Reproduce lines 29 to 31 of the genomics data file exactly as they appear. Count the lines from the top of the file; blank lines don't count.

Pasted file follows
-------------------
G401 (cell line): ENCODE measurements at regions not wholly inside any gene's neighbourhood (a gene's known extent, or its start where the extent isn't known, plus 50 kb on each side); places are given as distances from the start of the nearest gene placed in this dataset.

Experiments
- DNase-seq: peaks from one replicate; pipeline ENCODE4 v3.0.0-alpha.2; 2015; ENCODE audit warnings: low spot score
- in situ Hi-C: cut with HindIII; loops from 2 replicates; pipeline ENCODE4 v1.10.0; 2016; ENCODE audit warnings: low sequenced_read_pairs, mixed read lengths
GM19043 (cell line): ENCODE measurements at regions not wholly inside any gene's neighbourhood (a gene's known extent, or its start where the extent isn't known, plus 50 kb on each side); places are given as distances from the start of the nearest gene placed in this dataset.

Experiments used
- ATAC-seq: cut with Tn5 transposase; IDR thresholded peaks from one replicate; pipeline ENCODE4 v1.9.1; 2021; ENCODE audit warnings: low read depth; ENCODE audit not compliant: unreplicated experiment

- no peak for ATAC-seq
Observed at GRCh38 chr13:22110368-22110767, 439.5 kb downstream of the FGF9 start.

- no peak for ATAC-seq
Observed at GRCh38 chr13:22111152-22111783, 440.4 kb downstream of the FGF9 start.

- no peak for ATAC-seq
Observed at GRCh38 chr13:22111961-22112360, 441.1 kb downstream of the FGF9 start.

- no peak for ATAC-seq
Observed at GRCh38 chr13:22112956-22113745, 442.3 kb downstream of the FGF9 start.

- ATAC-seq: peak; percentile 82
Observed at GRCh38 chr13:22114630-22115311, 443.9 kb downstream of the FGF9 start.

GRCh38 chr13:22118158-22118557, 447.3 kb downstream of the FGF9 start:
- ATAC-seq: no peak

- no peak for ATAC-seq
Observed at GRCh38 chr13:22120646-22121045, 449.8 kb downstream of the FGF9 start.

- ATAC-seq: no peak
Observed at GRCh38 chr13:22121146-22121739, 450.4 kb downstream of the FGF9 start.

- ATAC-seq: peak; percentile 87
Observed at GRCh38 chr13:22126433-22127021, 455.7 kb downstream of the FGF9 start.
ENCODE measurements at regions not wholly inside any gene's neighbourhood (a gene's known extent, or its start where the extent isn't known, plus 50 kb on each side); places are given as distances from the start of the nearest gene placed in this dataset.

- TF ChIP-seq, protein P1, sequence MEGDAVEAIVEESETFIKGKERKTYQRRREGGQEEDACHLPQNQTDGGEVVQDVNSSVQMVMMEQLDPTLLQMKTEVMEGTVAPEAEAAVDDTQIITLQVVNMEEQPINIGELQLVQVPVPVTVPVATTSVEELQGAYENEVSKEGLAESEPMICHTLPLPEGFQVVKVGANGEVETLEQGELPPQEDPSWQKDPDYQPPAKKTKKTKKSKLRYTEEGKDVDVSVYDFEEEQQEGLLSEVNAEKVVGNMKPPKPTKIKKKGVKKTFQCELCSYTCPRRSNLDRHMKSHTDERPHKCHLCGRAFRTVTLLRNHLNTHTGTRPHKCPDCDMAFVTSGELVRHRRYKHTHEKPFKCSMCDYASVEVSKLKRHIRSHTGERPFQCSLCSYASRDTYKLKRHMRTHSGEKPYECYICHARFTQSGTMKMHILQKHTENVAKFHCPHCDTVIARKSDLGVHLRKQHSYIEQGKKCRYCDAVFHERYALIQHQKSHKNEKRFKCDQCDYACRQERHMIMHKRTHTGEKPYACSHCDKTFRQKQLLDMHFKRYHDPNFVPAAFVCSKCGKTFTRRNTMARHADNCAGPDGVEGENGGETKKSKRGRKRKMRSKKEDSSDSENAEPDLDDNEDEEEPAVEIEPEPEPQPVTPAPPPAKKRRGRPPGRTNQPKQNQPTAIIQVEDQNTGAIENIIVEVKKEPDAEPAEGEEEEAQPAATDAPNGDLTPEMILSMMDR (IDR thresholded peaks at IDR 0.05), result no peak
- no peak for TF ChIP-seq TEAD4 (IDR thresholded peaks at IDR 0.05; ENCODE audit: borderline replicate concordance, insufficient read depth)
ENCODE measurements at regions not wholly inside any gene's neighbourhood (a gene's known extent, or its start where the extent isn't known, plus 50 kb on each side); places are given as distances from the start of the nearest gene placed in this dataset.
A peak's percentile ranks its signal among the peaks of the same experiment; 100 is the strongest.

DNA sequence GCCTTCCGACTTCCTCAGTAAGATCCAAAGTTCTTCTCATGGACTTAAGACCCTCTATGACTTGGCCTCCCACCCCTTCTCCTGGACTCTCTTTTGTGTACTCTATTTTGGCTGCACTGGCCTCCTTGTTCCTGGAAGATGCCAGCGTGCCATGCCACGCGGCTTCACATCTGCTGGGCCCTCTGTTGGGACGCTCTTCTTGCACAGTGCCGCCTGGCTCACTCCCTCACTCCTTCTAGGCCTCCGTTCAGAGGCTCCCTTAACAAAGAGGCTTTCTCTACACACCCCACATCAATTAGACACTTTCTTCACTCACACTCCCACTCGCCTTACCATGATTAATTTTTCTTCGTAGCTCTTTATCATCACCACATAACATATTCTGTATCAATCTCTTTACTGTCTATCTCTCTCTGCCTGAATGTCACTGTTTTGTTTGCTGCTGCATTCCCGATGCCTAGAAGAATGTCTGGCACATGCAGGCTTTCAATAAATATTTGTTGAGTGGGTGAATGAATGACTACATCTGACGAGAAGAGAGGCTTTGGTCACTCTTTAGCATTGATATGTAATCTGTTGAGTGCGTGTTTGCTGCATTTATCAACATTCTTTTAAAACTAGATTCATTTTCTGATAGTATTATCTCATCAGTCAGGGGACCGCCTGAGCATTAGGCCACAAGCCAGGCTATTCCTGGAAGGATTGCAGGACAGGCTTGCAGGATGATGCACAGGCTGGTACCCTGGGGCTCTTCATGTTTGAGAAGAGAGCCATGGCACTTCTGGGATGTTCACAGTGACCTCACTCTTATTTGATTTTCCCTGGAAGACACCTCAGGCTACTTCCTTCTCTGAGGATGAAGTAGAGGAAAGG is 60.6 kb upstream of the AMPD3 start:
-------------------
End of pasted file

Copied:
ENCODE measurements at regions not wholly inside any gene's neighbourhood (a gene's known extent, or its start where the extent isn't known, plus 50 kb on each side); places are given as distances from the start of the nearest gene placed in this dataset.
A peak's percentile ranks its signal among the peaks of the same experiment; 100 is the strongest.

DNA sequence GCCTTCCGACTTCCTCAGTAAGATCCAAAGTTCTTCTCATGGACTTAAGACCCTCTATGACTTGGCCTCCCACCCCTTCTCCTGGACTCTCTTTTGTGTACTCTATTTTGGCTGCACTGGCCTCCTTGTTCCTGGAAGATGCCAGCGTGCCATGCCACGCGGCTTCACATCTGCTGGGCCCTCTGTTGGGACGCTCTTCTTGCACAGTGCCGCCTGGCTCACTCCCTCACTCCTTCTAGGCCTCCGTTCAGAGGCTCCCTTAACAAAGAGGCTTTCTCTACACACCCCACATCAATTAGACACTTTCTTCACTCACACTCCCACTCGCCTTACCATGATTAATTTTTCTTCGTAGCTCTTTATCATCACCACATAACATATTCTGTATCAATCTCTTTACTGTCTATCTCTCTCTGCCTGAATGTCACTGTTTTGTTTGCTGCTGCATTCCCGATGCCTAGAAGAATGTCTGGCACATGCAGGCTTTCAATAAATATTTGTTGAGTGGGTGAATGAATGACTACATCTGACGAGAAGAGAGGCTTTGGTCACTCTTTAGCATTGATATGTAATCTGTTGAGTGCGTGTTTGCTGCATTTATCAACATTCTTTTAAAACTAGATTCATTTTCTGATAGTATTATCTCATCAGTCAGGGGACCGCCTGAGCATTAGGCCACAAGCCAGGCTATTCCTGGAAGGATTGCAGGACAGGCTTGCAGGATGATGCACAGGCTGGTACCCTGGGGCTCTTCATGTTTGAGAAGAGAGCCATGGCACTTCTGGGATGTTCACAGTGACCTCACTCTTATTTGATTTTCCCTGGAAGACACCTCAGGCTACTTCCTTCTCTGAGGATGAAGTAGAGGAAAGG is 60.6 kb upstream of the AMPD3 start: